The manager of the project “impacts of small hydropower project on local livelihoods and ecosystems from the views of ethnic communities”, Ms. Chao Thi Yen, the Center for People and Nature Reconciliation (PanNature) has been selected by the Eco-Peace Leadership Center (EPLC) to become one of 10 leaders from Asia-Pacific region to participate in the 13th EPLC Program.
In order to further promote trade and investment cooperation between the two countries in particular and the Mekong region in general, the Vietnam-Laos-Cambodia Association for Economic Cooperation Development (VILACEAD) in cooperation with the Vietnam Business Association for Cooperation and Investment in Lao PDR (Viet – Lao BACI), the Center for People and Nature Reconcilation (PanNature) organized the 8th Mekong Region Annual Forum in 2017 with the theme "Promoting sustainable and responsible investment on agriculture and trade". The forum is co-funded by UN-REDD Viet Nam Phase II Programme.
Located at the extreme southeastern end of the Mekong River where it approaches and empties into the South China Sea through a network of distributaries, the Mekong Delta has long been referred to as Vietnam’s “rice bowl” which is characterized by dominant fertile agriculturally-rich low-lands and what may be called a “biological treasure trove.” A majority of the Delta’s 20 million, ethnically diverse population rely on the River’s fish resources and rice production for their subsistence, with very little margin for error. As home to thousands of species of fish, bird, reptile, and mammal species, the Mekong Delta is one of the most biologically diverse areas in the world. Tens of endangered species, such as the largest bird, Sarus crane, and giant catfish, thrive in this maze of wetlands, swamps, arroyos, and canals too. However, Vietnam’s Mekong Delta is now one of the world’s most fragile regions appearing most vulnerable to climate hazards, notably temperature rises and extreme drought followed by freshwater scarcity and salinity intrusion. More challenging is the fact that upstream dam-building and water diversion projects have caused severe and irreparable damage to the Delta, making the impacts of climate change become much more serious than what was assumed in prevailing climate change scenarios in Vietnam. As a result, the Delta has so much at stake due to huge water shortages, which in turn may lead to increased rate of salinity, inland ground depression, and humanitarian and other economic impacts.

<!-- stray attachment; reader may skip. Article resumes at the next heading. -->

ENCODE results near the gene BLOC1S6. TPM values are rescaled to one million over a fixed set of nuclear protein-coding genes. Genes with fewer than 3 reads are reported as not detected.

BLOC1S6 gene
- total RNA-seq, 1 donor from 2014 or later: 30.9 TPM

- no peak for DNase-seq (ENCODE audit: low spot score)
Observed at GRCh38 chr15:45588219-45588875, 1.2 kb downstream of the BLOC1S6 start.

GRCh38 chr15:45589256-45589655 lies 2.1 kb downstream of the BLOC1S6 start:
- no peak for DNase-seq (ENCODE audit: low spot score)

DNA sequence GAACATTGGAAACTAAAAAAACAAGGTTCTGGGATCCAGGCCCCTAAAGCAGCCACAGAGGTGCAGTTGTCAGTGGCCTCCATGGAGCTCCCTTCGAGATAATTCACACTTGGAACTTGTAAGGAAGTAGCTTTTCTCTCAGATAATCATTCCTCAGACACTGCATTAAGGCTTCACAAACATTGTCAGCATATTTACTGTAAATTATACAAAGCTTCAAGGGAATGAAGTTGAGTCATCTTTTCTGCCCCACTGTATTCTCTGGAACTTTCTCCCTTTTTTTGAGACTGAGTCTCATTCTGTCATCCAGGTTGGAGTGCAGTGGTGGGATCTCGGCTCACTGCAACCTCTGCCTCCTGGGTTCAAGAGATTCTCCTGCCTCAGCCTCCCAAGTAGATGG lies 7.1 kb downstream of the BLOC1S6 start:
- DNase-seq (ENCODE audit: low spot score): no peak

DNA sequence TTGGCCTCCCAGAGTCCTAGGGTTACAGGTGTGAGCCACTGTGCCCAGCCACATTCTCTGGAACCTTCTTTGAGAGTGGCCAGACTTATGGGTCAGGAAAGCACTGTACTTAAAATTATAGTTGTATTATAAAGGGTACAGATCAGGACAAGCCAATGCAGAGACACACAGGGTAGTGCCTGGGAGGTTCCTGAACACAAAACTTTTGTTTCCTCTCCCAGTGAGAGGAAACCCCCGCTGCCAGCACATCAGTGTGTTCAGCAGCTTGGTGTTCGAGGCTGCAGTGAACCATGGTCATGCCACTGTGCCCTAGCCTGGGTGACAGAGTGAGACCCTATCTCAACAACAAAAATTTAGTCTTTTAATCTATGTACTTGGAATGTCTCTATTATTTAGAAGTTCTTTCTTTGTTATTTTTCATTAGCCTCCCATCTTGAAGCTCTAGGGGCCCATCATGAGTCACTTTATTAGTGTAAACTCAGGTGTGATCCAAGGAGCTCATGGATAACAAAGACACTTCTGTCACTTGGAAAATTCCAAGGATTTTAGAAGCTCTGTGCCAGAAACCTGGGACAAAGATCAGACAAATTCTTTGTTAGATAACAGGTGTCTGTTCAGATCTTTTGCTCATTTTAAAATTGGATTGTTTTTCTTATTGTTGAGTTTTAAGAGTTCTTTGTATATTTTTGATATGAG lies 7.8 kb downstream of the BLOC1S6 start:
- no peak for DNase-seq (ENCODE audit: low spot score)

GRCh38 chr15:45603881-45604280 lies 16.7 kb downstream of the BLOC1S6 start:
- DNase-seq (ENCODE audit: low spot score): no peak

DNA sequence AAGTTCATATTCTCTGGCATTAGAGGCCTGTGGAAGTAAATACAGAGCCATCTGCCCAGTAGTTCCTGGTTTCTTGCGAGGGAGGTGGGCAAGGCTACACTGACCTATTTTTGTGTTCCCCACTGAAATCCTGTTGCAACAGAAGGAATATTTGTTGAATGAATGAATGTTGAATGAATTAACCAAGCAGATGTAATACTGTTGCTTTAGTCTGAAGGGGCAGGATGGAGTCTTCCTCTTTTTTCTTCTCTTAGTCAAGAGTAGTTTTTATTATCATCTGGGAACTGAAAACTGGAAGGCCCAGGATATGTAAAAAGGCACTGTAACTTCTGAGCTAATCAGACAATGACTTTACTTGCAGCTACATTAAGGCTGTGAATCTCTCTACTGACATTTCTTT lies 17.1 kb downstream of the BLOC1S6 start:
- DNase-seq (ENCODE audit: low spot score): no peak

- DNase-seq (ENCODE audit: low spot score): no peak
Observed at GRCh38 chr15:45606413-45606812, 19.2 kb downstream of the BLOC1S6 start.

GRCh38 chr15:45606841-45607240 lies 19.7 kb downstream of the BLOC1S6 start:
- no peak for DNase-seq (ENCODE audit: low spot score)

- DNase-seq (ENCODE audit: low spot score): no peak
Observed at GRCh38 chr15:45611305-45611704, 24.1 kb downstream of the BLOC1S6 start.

PanNature has convened first Governance Board meeting on 15 January 2017 in our field office in Van Ho district, Son La province. Our current Board consists of six members: Dr. Dao Trong Hung - Chairman (Vietnam Academy of Science and Technology), Mr. Nguyen Trung (former Ambassador of Vietnam to Germany and Thailand, former member of the Prime Minister's Research Committee), Mrs. Pham Kieu Oanh (Director of CSIP), Dr. Le Hoang Lan (Vietnam Association for Conservation of Nature and Environment), Mr. Tran Manh Chien (founder of Bac Tom Safe and Organic Food Store Chains), and Dr. To Xuan Phuc (Australian National University).
Attention has recently been paid to how REDD+ mitigation policies are integrated into other sectoral policies, particularly those dealing with climate adaptation at the national level. But there is less understanding of how subnational policy and local projects are able to incorporate attention to adaptation; therefore, we use a case study in Vietnam to discuss how REDD+ projects and policies address both concerns of mitigation and adaptation together at subnational levels. Through stakeholder interviews, focus groups, and household surveys in three provinces of Vietnam with REDD+ activities, our research sought to understand if REDD+ policies and projects on the ground acknowledge that climate change is likely to impact forests and forest users; if this knowledge is built into REDD+ policy and activities; how households in forested areas subject to REDD+ policy are vulnerable to climate change; and how REDD+ activities can help or hinder needed adaptations. Our findings indicate that there continues to be a lack of coordination between mitigation and adaptation policies in Vietnam, particularly with regard to REDD+. Policies for forest-based climate mitigation at the national and subnational level, as well as site-based projects, have paid little attention to the adaptation needs of local communities, many of whom are already suffering from noticeable weather changes in their localities, and there is insufficient discussion of how REDD+ activities could facilitate increased resilience. While there were some implicit and coincidental adaptation benefits of some REDD+ activities, most studied projects and policies did not explicitly target their activities to focus on adaptation or resilience, and in at least one case, negative livelihood impacts that have increased household vulnerability to climate change were documented. Key barriers to integration were identified, such as sectoral specialization; a lack of attention in REDD+ projects to livelihoods; and inadequate support for ecosystem-based adaptation.